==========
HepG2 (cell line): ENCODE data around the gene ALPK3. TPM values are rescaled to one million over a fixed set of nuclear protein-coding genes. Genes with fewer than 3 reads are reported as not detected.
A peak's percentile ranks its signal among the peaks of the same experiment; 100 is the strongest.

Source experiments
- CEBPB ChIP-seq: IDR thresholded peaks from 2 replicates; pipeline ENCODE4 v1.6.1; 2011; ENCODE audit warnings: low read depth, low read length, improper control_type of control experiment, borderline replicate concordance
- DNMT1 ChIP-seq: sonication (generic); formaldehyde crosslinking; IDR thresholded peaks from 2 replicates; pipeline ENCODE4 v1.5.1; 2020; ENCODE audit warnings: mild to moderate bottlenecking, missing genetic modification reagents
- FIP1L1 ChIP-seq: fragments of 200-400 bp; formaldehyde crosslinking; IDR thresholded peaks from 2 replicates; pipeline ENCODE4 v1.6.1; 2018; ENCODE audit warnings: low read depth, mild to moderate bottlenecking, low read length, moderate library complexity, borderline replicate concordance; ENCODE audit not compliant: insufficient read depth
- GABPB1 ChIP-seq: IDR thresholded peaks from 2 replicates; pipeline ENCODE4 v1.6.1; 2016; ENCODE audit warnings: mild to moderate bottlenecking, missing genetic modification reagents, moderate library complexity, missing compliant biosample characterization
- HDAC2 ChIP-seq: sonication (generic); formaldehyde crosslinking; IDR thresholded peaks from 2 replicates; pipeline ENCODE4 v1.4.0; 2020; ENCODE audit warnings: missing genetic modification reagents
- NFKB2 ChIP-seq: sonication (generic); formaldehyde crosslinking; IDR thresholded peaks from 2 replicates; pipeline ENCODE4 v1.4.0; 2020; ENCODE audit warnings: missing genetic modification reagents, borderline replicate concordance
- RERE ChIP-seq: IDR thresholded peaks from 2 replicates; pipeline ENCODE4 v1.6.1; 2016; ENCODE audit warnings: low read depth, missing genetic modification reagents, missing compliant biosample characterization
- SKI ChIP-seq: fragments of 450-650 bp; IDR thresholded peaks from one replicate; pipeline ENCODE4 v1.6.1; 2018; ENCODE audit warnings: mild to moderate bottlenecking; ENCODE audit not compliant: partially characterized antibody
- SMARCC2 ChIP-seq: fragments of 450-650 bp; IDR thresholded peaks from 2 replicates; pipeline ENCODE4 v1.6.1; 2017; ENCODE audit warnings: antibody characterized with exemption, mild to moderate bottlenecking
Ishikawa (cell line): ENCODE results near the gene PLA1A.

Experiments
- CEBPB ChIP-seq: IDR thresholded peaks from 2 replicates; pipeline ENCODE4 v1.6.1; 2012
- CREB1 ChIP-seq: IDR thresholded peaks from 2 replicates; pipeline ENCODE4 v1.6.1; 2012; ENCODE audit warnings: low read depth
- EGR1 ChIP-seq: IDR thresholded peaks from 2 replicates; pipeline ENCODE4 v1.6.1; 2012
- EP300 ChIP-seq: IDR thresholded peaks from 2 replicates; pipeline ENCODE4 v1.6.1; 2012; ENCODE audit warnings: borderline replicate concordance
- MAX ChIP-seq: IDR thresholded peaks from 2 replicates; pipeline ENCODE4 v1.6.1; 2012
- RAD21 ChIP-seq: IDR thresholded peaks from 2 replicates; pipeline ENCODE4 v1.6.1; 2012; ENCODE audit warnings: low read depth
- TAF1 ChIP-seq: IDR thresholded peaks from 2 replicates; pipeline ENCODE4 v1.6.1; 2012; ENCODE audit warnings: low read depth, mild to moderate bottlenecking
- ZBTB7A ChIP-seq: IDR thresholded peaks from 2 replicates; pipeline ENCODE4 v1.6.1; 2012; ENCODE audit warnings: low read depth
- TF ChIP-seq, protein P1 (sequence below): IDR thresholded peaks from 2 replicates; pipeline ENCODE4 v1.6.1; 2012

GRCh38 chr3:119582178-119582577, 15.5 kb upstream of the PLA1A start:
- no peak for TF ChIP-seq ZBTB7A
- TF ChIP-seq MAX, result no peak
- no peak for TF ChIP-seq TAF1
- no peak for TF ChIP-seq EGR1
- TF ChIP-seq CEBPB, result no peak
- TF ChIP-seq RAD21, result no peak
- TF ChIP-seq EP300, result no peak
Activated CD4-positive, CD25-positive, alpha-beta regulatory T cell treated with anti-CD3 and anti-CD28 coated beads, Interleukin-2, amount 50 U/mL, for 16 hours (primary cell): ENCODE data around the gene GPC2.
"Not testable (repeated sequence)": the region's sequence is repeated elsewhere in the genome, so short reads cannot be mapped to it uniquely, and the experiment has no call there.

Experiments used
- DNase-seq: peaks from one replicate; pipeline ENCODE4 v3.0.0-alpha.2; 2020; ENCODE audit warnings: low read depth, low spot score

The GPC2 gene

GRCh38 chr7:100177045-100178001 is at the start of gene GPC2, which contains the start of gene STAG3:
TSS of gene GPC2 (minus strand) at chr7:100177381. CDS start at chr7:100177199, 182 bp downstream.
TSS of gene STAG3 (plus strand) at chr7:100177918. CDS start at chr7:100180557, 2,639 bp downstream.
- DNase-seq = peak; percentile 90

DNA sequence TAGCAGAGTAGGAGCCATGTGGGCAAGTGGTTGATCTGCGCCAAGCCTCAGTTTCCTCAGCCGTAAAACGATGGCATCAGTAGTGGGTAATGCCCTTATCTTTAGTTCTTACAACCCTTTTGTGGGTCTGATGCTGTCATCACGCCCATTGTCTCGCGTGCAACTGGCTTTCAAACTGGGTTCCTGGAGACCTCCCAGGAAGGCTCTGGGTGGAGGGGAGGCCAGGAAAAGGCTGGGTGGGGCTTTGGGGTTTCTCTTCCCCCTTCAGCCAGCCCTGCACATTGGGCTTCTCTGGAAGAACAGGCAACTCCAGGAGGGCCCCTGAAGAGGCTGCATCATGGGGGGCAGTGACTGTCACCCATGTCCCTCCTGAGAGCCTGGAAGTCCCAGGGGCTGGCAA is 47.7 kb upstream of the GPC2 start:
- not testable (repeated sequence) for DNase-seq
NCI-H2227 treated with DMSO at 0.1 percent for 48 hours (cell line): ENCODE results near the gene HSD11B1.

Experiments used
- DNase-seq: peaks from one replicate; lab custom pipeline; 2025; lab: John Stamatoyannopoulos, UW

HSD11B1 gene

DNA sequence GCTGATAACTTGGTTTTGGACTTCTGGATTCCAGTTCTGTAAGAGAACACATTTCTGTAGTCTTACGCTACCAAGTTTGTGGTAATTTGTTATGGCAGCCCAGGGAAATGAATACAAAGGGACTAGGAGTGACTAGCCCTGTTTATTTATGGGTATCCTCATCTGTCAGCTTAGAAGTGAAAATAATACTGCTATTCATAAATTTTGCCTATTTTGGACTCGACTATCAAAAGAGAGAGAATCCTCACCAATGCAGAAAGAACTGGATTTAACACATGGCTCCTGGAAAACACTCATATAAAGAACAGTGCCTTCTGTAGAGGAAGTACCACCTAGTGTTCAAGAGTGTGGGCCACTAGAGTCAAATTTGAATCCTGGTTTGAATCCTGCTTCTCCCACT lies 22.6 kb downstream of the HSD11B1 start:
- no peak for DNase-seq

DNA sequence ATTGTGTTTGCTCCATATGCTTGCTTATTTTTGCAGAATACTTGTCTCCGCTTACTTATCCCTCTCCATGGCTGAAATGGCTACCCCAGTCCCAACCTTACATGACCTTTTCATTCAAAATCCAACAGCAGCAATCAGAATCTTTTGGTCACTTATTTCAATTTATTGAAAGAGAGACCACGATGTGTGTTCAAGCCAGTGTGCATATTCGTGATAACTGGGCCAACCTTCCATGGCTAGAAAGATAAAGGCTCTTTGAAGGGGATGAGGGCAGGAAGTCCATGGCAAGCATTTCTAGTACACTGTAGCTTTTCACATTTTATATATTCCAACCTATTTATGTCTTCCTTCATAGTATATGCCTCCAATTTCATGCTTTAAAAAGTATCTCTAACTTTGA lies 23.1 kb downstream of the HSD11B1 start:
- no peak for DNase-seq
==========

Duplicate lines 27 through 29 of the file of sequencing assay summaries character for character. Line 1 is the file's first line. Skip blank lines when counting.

- no peak for TF ChIP-seq TAF1
- no peak for TF ChIP-seq EGR1
- TF ChIP-seq CEBPB, result no peak